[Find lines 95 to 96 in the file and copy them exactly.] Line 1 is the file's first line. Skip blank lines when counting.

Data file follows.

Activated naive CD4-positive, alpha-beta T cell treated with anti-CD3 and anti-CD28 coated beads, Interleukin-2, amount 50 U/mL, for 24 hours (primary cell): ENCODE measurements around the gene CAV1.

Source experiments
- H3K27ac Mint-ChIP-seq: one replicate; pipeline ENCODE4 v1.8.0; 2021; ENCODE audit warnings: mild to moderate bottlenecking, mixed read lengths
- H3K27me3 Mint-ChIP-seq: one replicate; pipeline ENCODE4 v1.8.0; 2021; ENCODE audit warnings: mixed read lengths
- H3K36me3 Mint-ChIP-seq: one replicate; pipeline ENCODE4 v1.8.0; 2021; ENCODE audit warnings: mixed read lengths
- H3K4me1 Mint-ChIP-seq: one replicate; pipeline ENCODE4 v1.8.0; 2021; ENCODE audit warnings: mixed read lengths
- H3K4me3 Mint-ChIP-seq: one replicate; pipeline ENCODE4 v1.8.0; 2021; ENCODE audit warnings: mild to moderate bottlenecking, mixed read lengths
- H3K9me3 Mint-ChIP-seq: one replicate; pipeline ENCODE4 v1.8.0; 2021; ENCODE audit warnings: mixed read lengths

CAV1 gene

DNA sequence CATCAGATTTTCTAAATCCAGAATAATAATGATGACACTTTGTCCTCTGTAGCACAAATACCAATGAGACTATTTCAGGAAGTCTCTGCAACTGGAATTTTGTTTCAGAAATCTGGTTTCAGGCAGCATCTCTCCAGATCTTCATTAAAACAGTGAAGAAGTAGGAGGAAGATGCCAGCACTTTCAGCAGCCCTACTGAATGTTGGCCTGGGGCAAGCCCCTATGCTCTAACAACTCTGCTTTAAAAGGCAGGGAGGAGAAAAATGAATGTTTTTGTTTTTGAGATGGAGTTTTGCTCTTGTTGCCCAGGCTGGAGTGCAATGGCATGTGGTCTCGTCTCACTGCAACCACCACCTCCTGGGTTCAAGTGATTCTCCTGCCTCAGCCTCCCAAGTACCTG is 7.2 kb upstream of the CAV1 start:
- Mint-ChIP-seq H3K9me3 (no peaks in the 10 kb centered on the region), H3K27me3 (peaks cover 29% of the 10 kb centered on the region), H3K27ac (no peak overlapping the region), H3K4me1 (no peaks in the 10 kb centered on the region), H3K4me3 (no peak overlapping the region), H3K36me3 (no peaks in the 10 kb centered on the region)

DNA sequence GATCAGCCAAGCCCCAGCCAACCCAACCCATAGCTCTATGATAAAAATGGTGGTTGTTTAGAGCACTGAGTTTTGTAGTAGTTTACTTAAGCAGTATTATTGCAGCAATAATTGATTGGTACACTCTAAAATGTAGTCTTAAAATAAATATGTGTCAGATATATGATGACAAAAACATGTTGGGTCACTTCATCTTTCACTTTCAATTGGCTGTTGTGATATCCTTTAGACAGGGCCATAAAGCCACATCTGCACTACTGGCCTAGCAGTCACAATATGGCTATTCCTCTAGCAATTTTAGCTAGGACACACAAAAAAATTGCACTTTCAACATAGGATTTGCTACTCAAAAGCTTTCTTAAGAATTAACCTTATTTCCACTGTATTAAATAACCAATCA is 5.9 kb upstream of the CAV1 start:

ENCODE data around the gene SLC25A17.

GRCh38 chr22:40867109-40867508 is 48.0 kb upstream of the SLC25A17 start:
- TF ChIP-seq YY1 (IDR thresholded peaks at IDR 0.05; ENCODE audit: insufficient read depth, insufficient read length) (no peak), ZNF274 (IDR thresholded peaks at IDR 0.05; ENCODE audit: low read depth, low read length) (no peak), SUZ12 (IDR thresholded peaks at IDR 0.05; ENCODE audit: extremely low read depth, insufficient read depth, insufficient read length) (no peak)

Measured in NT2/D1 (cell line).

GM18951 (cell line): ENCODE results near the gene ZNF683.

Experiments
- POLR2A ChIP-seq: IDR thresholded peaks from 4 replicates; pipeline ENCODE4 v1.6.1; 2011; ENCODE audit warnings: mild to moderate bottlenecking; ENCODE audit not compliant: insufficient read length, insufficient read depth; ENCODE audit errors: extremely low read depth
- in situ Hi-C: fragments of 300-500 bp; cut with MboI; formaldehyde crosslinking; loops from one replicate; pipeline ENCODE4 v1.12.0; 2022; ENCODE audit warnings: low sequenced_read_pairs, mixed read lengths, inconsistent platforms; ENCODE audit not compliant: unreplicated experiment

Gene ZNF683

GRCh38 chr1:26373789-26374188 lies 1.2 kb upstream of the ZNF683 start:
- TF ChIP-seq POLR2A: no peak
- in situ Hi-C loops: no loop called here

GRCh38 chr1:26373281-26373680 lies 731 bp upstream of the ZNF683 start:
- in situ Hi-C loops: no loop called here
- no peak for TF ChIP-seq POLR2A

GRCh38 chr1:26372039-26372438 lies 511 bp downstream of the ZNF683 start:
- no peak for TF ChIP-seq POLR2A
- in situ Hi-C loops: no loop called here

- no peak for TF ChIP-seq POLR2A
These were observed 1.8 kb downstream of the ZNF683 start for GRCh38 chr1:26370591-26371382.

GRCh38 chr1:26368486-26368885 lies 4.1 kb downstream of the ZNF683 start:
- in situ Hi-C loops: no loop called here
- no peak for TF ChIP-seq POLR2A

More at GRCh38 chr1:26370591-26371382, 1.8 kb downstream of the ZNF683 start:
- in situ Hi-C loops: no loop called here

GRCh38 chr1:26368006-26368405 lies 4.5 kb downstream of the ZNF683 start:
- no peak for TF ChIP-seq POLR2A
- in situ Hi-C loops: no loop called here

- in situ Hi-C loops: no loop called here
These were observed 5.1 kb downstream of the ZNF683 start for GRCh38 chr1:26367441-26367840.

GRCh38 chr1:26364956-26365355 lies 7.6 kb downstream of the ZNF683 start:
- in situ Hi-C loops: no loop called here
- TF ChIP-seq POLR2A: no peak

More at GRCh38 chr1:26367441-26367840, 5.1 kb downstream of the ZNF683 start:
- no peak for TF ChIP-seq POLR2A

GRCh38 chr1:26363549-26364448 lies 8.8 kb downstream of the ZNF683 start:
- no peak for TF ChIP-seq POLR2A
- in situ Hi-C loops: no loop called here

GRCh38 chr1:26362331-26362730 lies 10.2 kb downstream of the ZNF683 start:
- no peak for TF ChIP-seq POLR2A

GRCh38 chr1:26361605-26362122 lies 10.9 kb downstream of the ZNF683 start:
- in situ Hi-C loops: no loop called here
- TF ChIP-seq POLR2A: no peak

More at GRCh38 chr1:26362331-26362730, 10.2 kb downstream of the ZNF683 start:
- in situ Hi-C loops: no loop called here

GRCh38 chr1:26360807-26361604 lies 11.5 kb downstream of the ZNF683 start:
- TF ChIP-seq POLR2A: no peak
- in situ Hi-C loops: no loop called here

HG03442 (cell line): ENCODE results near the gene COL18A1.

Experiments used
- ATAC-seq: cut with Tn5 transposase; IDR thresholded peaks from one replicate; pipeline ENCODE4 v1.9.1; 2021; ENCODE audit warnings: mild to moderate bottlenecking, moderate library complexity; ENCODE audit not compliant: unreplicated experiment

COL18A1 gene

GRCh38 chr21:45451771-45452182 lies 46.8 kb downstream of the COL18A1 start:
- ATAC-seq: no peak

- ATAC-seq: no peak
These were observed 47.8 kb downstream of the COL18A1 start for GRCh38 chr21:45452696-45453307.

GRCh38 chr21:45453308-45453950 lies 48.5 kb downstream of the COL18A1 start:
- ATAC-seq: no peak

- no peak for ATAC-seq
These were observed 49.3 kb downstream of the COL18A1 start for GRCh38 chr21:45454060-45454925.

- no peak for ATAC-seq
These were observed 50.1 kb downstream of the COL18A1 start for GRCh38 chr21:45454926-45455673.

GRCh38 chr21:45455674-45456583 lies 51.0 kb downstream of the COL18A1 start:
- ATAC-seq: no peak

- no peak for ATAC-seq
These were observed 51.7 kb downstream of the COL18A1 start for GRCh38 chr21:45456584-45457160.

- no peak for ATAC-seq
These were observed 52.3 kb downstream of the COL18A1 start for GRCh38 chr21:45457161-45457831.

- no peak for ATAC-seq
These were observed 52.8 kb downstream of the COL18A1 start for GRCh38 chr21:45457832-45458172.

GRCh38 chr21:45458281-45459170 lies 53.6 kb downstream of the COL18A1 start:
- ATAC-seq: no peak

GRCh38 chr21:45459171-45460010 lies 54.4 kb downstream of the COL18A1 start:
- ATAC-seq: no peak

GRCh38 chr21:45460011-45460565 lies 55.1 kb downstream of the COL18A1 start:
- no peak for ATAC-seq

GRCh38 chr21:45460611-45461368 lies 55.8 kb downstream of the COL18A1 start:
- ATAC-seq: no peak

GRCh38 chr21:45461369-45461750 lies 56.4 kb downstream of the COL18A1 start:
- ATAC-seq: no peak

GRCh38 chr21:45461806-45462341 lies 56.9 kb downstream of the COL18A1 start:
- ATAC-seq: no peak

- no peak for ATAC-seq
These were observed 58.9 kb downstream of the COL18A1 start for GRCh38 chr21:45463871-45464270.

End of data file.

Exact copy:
- no peak for ATAC-seq
These were observed 58.9 kb downstream of the COL18A1 start for GRCh38 chr21:45463871-45464270.